The rationale for punishing offenses involving extracts more severely is that extracts are more potent. But the typical difference in THC levels between concentrates and buds is nothing like 20 to 1. While the THC content of hashish (cannabis resin) can be as high as 70 percent, the federal government's Marijuana Potency Monitoring Project reported that the average THC content of hashish seized in 2008 was 23 percent. Likewise, hash oil, which is more concentrated, may contain as much as 90 percent THC, but hash oil seized by the government in 2008 averaged just 6.5 percent (down from almost 25 percent the previous year). By comparison, the average THC content of high-quality marijuana seized that year was 11.5 percent, and some super-strong strains exceed 20 percent. The THC numbers from seizures are not necessarily representative, and they vary widely from year to year. Still, it's clear that any given batch of hash or hash oil might be about as potent as a bag of buds, or even weaker. But Texas will still treat it as 20 times as bad.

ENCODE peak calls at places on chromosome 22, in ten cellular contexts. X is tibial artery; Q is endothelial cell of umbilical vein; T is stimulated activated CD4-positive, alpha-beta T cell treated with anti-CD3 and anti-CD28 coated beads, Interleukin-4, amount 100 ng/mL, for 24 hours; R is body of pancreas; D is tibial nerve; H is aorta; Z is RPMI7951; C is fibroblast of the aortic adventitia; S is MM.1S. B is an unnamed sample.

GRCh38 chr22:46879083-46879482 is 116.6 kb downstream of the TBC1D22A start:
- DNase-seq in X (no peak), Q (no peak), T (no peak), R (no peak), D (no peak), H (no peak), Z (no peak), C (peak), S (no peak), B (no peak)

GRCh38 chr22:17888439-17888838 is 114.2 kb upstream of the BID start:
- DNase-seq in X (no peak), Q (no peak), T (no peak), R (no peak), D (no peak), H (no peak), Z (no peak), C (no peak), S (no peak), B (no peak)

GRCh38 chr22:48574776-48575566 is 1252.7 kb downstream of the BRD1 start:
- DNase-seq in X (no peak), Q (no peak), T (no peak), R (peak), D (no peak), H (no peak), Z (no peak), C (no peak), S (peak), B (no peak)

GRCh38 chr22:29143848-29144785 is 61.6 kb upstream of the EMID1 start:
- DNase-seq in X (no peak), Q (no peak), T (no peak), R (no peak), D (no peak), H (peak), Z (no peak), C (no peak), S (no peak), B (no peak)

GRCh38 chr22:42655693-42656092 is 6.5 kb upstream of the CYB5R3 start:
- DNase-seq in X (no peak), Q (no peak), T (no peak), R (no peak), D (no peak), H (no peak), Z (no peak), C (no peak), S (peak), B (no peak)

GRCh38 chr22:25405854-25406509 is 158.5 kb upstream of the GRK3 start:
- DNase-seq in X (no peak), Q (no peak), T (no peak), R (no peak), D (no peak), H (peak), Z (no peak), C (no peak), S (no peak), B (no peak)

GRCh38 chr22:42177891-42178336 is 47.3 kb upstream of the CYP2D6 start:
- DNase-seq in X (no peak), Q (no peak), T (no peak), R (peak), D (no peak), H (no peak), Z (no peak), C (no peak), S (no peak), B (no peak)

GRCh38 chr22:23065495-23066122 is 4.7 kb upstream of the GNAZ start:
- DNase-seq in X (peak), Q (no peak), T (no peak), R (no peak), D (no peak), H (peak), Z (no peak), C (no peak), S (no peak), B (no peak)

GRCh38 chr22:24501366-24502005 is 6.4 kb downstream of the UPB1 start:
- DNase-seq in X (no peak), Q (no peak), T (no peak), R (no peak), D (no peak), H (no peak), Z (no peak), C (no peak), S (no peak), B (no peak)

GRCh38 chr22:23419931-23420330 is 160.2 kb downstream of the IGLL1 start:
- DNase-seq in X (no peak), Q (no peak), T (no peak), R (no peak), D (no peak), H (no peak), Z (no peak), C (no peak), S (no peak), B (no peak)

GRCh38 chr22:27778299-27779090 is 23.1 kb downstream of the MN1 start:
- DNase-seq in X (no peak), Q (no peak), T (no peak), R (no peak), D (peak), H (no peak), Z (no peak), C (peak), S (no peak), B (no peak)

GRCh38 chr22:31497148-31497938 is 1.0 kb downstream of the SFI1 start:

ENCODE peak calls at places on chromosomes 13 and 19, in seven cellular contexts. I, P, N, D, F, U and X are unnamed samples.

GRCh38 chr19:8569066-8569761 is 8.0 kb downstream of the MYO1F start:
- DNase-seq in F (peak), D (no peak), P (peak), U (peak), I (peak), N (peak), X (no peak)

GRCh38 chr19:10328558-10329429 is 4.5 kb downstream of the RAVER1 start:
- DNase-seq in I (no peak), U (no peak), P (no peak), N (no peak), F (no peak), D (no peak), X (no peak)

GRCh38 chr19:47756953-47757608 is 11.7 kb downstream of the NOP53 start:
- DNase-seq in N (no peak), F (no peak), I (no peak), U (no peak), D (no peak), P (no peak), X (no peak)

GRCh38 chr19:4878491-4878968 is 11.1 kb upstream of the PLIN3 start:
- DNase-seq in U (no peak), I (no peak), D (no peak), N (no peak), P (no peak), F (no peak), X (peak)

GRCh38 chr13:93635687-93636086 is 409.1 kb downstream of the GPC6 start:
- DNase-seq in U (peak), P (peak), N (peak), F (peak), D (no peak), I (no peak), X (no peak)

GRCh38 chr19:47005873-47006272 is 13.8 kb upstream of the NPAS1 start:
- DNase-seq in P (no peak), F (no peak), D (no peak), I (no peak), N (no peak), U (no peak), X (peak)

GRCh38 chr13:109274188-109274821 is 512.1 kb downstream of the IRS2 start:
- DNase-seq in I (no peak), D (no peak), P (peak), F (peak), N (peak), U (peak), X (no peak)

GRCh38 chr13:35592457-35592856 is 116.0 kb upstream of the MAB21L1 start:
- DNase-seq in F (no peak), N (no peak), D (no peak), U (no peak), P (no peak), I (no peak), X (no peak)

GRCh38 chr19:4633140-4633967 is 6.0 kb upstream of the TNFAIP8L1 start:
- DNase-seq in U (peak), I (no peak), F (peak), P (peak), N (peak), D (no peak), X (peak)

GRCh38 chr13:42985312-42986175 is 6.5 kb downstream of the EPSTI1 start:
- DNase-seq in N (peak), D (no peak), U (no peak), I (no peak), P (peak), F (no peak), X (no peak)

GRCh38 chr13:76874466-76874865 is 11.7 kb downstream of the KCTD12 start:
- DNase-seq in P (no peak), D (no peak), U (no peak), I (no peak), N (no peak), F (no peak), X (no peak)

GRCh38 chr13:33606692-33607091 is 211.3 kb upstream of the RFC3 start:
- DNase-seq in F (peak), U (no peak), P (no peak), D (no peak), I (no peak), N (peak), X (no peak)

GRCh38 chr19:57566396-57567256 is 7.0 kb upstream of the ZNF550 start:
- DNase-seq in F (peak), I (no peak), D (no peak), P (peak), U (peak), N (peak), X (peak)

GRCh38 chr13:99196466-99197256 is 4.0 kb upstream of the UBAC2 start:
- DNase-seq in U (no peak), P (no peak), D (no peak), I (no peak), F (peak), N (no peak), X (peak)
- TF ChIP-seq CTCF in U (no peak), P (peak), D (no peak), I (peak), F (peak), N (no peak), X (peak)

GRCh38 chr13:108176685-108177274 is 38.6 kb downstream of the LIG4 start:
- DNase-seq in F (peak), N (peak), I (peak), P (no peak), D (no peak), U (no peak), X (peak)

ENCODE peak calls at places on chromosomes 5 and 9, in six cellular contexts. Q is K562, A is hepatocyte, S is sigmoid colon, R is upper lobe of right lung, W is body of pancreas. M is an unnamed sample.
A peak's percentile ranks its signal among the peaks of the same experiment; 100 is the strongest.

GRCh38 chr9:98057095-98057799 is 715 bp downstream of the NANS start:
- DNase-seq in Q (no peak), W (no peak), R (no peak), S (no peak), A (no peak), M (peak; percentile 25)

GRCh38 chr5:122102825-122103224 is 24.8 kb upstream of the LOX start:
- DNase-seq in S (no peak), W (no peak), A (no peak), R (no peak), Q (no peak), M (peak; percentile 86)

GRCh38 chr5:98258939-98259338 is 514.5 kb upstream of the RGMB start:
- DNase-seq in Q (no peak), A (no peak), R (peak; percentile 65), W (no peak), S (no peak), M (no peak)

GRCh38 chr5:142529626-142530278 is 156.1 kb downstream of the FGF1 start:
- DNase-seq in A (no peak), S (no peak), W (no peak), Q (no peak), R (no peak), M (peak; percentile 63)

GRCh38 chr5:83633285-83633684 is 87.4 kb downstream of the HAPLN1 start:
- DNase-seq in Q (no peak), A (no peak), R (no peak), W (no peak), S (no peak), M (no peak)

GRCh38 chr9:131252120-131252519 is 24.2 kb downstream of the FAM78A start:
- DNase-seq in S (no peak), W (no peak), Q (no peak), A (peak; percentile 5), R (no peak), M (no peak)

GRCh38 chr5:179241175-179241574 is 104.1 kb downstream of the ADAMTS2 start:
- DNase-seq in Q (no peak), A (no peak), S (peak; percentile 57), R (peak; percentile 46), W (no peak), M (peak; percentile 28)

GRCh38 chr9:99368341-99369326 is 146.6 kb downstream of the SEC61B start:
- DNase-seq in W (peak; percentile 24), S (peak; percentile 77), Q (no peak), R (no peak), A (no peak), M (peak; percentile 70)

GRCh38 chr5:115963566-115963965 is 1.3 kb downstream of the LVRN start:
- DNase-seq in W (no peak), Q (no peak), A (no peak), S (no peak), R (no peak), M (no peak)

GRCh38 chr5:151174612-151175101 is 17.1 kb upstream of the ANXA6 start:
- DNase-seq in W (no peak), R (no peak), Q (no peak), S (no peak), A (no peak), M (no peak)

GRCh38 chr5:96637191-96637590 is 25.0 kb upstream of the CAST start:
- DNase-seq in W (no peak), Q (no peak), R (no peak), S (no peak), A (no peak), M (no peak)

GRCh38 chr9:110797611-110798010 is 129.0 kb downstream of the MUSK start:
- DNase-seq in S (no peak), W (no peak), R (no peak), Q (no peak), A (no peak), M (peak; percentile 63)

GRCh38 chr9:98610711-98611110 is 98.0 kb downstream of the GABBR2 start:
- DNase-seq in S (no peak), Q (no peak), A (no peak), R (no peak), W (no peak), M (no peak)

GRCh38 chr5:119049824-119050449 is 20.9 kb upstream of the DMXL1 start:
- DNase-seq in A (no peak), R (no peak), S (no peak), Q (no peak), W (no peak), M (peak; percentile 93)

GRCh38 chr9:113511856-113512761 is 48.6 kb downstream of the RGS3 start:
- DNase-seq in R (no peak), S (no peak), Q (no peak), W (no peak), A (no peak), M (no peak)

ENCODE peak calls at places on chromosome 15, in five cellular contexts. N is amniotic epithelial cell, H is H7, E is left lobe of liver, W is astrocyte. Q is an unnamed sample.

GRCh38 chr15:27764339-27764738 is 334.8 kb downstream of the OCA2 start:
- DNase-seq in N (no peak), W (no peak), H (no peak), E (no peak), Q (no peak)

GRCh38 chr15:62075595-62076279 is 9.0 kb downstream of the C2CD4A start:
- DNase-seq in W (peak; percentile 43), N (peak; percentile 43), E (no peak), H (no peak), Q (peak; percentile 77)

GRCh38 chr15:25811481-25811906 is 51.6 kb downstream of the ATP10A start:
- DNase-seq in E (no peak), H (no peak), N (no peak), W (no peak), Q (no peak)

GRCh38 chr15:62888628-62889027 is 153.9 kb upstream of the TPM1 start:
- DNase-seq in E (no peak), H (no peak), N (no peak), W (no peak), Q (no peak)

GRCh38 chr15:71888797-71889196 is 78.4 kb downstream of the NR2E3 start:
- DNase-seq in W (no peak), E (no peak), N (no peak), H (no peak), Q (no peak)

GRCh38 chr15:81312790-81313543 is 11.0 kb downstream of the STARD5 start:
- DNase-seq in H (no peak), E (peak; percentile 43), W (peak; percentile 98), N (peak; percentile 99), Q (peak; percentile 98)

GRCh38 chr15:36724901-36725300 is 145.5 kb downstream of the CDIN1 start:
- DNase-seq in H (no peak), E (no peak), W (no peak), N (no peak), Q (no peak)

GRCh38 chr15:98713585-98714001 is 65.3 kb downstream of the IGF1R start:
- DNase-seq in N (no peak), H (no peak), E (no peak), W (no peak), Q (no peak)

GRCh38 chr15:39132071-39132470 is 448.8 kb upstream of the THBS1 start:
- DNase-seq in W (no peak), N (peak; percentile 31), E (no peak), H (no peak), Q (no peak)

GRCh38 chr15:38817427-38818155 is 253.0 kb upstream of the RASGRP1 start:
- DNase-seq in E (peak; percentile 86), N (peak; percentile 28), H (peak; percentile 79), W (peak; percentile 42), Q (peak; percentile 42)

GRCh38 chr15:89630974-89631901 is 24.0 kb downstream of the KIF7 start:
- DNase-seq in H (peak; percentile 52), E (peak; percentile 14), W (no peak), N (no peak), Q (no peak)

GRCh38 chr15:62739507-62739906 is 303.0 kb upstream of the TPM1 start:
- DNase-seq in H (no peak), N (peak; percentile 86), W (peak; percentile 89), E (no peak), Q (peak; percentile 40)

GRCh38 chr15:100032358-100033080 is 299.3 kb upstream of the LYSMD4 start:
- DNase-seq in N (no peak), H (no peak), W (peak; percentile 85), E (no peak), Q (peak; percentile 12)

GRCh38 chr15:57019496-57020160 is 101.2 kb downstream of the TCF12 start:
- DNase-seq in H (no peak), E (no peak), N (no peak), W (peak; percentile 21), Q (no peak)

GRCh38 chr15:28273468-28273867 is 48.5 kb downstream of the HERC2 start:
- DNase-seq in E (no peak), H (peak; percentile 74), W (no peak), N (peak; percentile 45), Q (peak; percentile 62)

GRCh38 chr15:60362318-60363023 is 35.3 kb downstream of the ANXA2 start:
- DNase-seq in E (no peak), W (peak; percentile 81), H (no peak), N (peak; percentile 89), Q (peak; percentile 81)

It gets worse. Lavoro did not have anywhere near 14 ounces of hash oil, the cutoff for the 10-year minimum sentence. But because he mixed hash oil into brownie and cookie batter, the weight of the baked goods was counted too. Brunner, the prosecutor, explains: "If I take 1 gram of hash oil and mix it (dilute it) into 500 grams of brownie mix, eggs, water, vegetable oil, etc., I now have 501 grams of a controlled substance. Not 1 gram, but 501 grams. I have taken a low-level felony and made it into a first-degree felony."
Unlike Texas's unusually harsh hash penalties, the practice of treating any mixture containing a drug as if it consisted entirely of that drug is quite common. It makes life easier for police and prosecutors, who can pretend that a kilogram of cocaine is a kilogram of cocaine, no matter how diluted it is. But that approach can result in spectacularly unjust outcomes, especially in cases involving LSD, a highly potent drug that weighs much less than the "carrier" containing it. Under federal law, distributing 10 grams or more of LSD (or possessing that amount with intent to distribute) is subject to a mandatory minimum sentence of 10 years for a first offense, 20 years for a second offense, and life for a third offense. Since doses of LSD typically range between 50 and 100 micrograms, 10 grams of pure LSD would be a lot—something like 100,000 doses. But since the weight of the carrier is included, all you need to get 10 years (or more) is a few sheets of blotter paper, each containing any detectable amount of LSD. If you were old-fashioned enough to use sugar cubes, three doses would be enough to trigger the mandatory minimum.